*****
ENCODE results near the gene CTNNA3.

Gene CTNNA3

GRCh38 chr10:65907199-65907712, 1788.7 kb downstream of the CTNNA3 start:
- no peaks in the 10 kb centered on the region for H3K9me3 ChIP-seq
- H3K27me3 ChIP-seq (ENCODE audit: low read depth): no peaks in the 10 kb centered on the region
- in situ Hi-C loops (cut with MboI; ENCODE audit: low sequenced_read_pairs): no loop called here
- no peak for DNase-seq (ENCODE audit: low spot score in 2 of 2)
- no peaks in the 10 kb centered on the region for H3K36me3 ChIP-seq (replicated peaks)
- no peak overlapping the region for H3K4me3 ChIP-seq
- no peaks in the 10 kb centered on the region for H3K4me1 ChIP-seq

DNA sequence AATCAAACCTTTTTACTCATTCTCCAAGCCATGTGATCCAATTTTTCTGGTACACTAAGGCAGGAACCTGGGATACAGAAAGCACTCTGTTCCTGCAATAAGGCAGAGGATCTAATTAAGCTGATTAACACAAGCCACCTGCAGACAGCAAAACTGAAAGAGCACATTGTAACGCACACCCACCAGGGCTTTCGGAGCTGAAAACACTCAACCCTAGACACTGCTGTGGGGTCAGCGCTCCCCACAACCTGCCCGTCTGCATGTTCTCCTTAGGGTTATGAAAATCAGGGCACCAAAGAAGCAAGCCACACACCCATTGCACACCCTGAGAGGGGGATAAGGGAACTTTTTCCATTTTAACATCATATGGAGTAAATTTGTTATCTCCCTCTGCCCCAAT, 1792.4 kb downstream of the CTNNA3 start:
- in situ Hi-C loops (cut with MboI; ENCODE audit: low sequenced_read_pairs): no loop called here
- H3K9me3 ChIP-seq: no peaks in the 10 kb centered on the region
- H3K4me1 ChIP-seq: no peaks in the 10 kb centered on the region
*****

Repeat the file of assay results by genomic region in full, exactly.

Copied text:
ENCODE results near the gene CTNNA3.

Gene CTNNA3

GRCh38 chr10:65907199-65907712, 1788.7 kb downstream of the CTNNA3 start:
- no peaks in the 10 kb centered on the region for H3K9me3 ChIP-seq
- H3K27me3 ChIP-seq (ENCODE audit: low read depth): no peaks in the 10 kb centered on the region
- in situ Hi-C loops (cut with MboI; ENCODE audit: low sequenced_read_pairs): no loop called here
- no peak for DNase-seq (ENCODE audit: low spot score in 2 of 2)
- no peaks in the 10 kb centered on the region for H3K36me3 ChIP-seq (replicated peaks)
- no peak overlapping the region for H3K4me3 ChIP-seq
- no peaks in the 10 kb centered on the region for H3K4me1 ChIP-seq

DNA sequence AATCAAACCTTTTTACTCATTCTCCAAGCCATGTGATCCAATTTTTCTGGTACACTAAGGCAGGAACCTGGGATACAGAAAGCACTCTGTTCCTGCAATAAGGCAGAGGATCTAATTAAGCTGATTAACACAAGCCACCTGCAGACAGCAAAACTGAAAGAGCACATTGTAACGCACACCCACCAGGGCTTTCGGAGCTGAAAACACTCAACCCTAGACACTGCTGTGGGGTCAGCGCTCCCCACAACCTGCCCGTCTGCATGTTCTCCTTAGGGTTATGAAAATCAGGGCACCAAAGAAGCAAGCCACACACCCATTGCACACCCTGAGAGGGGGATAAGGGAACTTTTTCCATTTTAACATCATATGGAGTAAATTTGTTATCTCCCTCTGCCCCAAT, 1792.4 kb downstream of the CTNNA3 start:
- in situ Hi-C loops (cut with MboI; ENCODE audit: low sequenced_read_pairs): no loop called here
- H3K9me3 ChIP-seq: no peaks in the 10 kb centered on the region
- H3K4me1 ChIP-seq: no peaks in the 10 kb centered on the region